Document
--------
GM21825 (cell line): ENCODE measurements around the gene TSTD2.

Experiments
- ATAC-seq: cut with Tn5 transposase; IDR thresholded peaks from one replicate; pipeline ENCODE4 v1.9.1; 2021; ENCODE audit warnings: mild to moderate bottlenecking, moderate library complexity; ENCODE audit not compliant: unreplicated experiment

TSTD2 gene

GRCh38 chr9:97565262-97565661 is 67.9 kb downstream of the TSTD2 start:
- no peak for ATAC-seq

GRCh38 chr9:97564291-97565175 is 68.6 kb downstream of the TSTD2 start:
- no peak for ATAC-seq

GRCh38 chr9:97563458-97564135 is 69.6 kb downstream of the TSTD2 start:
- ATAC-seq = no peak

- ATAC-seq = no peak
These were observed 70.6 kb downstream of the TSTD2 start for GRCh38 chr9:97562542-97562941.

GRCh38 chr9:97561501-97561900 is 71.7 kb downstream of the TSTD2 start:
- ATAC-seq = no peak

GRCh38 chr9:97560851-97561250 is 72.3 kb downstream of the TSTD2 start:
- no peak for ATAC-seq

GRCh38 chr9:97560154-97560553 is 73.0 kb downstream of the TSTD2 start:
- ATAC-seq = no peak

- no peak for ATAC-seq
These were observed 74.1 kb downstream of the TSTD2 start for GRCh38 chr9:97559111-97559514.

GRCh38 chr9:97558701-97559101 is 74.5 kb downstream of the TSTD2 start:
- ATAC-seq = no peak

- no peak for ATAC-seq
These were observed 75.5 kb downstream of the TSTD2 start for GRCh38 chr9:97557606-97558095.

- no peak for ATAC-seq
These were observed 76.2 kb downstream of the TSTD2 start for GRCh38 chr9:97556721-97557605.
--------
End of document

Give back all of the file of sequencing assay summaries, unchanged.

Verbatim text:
GM21825 (cell line): ENCODE measurements around the gene TSTD2.

Experiments
- ATAC-seq: cut with Tn5 transposase; IDR thresholded peaks from one replicate; pipeline ENCODE4 v1.9.1; 2021; ENCODE audit warnings: mild to moderate bottlenecking, moderate library complexity; ENCODE audit not compliant: unreplicated experiment

TSTD2 gene

GRCh38 chr9:97565262-97565661 is 67.9 kb downstream of the TSTD2 start:
- no peak for ATAC-seq

GRCh38 chr9:97564291-97565175 is 68.6 kb downstream of the TSTD2 start:
- no peak for ATAC-seq

GRCh38 chr9:97563458-97564135 is 69.6 kb downstream of the TSTD2 start:
- ATAC-seq = no peak

- ATAC-seq = no peak
These were observed 70.6 kb downstream of the TSTD2 start for GRCh38 chr9:97562542-97562941.

GRCh38 chr9:97561501-97561900 is 71.7 kb downstream of the TSTD2 start:
- ATAC-seq = no peak

GRCh38 chr9:97560851-97561250 is 72.3 kb downstream of the TSTD2 start:
- no peak for ATAC-seq

GRCh38 chr9:97560154-97560553 is 73.0 kb downstream of the TSTD2 start:
- ATAC-seq = no peak

- no peak for ATAC-seq
These were observed 74.1 kb downstream of the TSTD2 start for GRCh38 chr9:97559111-97559514.

GRCh38 chr9:97558701-97559101 is 74.5 kb downstream of the TSTD2 start:
- ATAC-seq = no peak

- no peak for ATAC-seq
These were observed 75.5 kb downstream of the TSTD2 start for GRCh38 chr9:97557606-97558095.

- no peak for ATAC-seq
These were observed 76.2 kb downstream of the TSTD2 start for GRCh38 chr9:97556721-97557605.